Lawmakers across party lines on Thursday accused President Ma Ying-jeou (馬英九) of interfering with media independence amid reports that the president had telephoned the top managers of five local media companies in an attempt to reverse public opinion about his move to strip Legislative Speaker Wang Jin-pyng (王金平) of his Chinese Nationalist Party (KMT) membership.
Local media reports on Thursday said that with a majority of the public sympathizing with Wang in the so-called “September political strife,” the president had called the managers of two TV news stations and the chief editors of three newspapers in a bid to “turn the tables” in his favor.
The political strife, which critics said was orchestrated by Ma against Wang, refers to allegations of improper lobbying by the speaker on behalf of Democratic Progressive Party caucus whip Ker Chien-ming (柯建銘) in a legal matter, and the subsequent decision by the KMT’s Central Evaluation and Discipline Committee to revoke Wang’s party membership on Sept. 11.
The decision could have invalidated Wang’s status as a KMT legislator-at-large and thus deprived him of the speakership were it not for a court ruling on Wang’s injunction request on Sept. 15, allowing him to retain his party membership and rights until the case is settled by the courts.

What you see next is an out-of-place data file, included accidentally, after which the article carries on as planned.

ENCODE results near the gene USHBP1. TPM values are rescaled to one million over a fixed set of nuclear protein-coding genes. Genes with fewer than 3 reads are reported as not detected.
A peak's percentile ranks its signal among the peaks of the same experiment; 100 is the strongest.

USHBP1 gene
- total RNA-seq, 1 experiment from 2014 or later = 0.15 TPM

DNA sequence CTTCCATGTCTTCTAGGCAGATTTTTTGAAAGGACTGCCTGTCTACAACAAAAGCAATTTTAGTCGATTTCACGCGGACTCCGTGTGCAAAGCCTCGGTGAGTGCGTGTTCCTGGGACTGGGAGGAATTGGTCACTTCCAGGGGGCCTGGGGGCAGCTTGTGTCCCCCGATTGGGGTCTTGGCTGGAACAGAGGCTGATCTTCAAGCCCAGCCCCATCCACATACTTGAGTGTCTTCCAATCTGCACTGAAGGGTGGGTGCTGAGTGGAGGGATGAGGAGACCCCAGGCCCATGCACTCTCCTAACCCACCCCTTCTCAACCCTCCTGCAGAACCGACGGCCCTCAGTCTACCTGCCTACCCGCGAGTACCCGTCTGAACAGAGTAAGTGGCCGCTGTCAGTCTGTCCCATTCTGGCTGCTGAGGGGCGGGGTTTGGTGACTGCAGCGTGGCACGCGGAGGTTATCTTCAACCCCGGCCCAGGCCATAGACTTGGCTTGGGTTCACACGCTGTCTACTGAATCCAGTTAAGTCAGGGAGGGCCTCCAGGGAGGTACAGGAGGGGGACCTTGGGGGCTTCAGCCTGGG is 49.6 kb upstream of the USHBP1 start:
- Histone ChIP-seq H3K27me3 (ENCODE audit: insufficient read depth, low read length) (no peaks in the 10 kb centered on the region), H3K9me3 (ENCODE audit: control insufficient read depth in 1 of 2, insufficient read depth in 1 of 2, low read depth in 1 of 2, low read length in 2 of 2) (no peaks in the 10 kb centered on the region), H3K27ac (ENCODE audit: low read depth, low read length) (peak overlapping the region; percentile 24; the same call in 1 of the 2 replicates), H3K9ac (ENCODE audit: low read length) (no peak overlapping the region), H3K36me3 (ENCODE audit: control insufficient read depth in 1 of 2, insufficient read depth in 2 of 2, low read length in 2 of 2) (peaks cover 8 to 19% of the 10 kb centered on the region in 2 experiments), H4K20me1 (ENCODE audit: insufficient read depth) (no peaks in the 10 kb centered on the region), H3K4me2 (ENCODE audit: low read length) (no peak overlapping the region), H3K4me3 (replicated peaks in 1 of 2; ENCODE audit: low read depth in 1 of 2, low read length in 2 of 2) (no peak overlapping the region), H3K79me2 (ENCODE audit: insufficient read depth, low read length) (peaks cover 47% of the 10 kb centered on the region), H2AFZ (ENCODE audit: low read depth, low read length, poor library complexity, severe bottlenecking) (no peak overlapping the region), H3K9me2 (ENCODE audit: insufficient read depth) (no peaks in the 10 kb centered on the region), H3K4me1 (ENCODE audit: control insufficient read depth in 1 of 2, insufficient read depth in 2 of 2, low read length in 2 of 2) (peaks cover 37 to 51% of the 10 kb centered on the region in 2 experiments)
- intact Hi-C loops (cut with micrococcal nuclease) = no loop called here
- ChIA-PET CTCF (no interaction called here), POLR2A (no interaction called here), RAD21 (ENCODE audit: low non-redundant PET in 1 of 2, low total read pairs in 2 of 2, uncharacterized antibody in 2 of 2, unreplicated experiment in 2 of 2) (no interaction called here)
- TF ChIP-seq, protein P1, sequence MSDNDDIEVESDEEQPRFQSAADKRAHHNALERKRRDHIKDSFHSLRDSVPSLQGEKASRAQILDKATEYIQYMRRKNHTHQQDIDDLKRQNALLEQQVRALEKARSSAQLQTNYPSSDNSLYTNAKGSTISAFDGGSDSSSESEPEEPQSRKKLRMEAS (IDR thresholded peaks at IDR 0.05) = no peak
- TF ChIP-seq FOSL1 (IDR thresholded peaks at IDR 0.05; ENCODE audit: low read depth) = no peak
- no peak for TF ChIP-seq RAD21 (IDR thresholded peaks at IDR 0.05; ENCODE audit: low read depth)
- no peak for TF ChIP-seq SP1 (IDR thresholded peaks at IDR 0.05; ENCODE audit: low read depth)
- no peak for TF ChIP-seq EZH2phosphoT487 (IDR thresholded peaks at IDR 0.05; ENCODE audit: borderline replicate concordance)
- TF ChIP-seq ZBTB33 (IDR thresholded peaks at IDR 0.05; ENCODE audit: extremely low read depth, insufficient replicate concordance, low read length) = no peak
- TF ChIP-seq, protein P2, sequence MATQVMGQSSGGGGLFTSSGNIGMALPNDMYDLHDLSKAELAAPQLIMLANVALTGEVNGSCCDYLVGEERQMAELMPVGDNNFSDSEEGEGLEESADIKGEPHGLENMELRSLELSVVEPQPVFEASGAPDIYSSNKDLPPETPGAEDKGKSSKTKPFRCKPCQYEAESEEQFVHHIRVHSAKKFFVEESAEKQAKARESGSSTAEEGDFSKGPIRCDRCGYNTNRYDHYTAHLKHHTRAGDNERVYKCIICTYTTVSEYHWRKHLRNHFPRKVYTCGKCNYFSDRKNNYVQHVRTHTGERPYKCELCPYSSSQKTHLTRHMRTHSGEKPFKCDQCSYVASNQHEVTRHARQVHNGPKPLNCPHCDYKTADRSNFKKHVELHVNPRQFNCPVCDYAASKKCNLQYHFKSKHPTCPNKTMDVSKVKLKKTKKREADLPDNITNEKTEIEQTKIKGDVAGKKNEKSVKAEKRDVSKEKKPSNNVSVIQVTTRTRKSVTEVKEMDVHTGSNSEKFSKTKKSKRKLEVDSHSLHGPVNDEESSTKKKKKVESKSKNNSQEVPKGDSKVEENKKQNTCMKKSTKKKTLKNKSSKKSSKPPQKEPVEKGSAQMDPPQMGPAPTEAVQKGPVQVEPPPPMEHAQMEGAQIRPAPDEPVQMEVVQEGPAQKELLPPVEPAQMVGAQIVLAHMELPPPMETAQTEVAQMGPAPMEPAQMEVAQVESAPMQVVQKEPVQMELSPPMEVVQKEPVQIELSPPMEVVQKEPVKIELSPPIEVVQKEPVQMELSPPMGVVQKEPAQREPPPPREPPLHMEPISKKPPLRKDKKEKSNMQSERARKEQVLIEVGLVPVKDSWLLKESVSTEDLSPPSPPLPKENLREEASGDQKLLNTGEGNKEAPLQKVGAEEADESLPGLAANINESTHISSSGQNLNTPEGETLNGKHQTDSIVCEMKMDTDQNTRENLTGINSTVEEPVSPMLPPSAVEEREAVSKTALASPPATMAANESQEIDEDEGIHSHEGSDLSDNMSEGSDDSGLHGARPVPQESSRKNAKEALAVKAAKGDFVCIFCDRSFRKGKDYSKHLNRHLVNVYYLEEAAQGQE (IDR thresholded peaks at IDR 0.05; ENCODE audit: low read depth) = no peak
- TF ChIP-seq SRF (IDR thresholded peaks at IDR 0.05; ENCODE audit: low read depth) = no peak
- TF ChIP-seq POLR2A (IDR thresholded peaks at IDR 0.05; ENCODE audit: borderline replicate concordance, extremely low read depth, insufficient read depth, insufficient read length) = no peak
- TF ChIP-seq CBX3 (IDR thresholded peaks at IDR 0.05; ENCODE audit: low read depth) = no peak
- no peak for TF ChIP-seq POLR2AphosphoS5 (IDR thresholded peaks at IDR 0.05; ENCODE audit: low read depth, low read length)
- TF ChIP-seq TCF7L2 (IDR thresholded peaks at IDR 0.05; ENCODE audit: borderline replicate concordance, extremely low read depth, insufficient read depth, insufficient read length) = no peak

The KMT filed an appeal with a higher court on Monday and a ruling is expected next week.
KMT Legislator Chen Ken-te (陳根德) said it was apparent that Ma made the telephone calls in an attempt to intervene in media operations.
“Was it really necessary for a head of state to personally give orders to the media over such a small case?” Chen asked, adding that such calls were inappropriate regardless of what Ma said during the telephone conversations.
People First Party Legislator Chen Yi-chieh (陳怡潔) said that from a judicial perspective, Ma should have avoided handling the incident because as KMT chairman, he was also an interested party in the case.
“How could Ma reach his black hands into media operations to try to influence the ruling [next week]? He is doing the opposite of his repeated pledge to protect judicial independence,” Chen said.
He said Ma should exercise self-discipline and refrain from undermining newsroom and judicial autonomy.
However, a senior KMT member who requested anonymity defended Ma’s move, saying the president only called to express his gratitude to the media companies for “taking into account the significance of judicial independence when reporting about the incident.”
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